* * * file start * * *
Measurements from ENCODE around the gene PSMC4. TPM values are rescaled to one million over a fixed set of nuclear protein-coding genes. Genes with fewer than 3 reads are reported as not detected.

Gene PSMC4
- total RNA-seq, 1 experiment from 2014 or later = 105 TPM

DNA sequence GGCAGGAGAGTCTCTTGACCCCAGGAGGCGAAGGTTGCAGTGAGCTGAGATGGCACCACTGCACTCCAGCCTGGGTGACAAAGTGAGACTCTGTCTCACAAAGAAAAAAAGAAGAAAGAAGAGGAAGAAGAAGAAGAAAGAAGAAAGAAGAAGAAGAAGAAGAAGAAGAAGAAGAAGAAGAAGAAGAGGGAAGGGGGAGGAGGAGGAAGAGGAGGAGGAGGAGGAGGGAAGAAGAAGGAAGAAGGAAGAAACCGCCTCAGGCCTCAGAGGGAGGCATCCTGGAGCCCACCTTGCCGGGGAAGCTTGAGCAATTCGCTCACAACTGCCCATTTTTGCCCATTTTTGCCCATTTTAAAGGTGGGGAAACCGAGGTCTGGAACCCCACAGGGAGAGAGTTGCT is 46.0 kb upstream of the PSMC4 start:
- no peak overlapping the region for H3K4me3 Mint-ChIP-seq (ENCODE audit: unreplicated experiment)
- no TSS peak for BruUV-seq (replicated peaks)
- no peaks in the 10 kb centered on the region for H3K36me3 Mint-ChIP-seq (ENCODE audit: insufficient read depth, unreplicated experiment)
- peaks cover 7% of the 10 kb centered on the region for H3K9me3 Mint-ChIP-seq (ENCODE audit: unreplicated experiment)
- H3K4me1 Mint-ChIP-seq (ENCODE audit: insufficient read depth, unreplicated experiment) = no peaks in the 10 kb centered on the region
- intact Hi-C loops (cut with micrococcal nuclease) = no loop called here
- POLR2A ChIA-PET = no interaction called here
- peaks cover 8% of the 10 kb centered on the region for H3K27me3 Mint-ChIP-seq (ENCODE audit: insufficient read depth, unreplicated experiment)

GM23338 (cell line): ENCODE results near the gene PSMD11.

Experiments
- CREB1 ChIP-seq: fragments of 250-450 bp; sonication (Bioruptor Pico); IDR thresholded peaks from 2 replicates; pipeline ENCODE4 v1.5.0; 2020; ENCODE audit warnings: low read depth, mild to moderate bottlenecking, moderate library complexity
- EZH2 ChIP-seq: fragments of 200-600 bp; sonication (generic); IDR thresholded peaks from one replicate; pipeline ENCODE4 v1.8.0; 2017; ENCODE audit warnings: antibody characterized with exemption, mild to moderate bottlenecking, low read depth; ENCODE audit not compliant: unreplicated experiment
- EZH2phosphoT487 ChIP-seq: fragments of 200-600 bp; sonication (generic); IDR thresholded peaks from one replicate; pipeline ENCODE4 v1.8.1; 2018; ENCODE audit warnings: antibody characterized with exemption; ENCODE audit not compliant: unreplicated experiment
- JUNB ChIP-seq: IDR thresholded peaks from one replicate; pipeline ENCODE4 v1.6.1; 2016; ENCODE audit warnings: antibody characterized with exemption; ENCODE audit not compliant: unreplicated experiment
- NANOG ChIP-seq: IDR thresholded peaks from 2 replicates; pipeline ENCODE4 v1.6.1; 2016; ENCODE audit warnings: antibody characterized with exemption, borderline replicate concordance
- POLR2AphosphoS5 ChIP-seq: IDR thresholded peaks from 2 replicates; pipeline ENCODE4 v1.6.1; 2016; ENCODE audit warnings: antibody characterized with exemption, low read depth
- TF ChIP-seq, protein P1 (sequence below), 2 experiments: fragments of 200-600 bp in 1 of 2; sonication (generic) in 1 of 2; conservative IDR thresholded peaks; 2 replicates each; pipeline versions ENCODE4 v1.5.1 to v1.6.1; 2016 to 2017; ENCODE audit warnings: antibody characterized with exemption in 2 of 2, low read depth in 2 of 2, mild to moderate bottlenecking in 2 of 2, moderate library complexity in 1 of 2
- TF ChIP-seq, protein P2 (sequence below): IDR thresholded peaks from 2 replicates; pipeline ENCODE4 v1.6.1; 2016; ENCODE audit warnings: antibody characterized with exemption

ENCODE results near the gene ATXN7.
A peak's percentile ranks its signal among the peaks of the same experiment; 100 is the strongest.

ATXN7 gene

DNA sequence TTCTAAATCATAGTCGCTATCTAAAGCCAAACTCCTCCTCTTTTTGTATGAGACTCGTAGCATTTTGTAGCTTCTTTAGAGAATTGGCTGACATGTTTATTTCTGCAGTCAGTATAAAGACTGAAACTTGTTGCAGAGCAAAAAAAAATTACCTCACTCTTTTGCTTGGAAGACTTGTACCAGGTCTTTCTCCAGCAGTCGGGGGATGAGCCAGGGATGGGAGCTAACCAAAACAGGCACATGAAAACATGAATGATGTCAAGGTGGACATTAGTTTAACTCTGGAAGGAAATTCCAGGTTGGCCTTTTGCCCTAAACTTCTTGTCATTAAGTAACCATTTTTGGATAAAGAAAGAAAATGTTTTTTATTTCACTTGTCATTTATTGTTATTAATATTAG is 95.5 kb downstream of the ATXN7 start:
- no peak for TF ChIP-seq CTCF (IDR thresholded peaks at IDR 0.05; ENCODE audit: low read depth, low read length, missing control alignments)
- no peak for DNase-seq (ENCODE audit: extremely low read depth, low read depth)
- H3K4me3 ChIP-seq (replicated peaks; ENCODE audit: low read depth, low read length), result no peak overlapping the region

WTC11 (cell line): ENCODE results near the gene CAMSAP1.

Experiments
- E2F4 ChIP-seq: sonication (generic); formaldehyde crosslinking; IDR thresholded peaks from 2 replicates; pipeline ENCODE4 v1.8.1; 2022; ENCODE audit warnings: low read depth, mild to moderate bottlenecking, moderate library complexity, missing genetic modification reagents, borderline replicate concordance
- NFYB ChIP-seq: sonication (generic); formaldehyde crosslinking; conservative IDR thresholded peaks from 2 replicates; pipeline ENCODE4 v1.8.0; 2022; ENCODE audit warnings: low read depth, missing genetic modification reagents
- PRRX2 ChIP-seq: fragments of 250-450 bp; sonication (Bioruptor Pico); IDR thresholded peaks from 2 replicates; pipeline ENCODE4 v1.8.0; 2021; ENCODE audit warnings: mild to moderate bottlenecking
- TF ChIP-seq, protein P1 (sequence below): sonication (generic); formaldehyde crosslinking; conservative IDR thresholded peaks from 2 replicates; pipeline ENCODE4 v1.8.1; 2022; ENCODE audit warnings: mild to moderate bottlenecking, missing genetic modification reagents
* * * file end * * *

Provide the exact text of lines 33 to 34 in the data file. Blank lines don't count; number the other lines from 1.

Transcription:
- NFYB ChIP-seq: sonication (generic); formaldehyde crosslinking; conservative IDR thresholded peaks from 2 replicates; pipeline ENCODE4 v1.8.0; 2022; ENCODE audit warnings: low read depth, missing genetic modification reagents
- PRRX2 ChIP-seq: fragments of 250-450 bp; sonication (Bioruptor Pico); IDR thresholded peaks from 2 replicates; pipeline ENCODE4 v1.8.0; 2021; ENCODE audit warnings: mild to moderate bottlenecking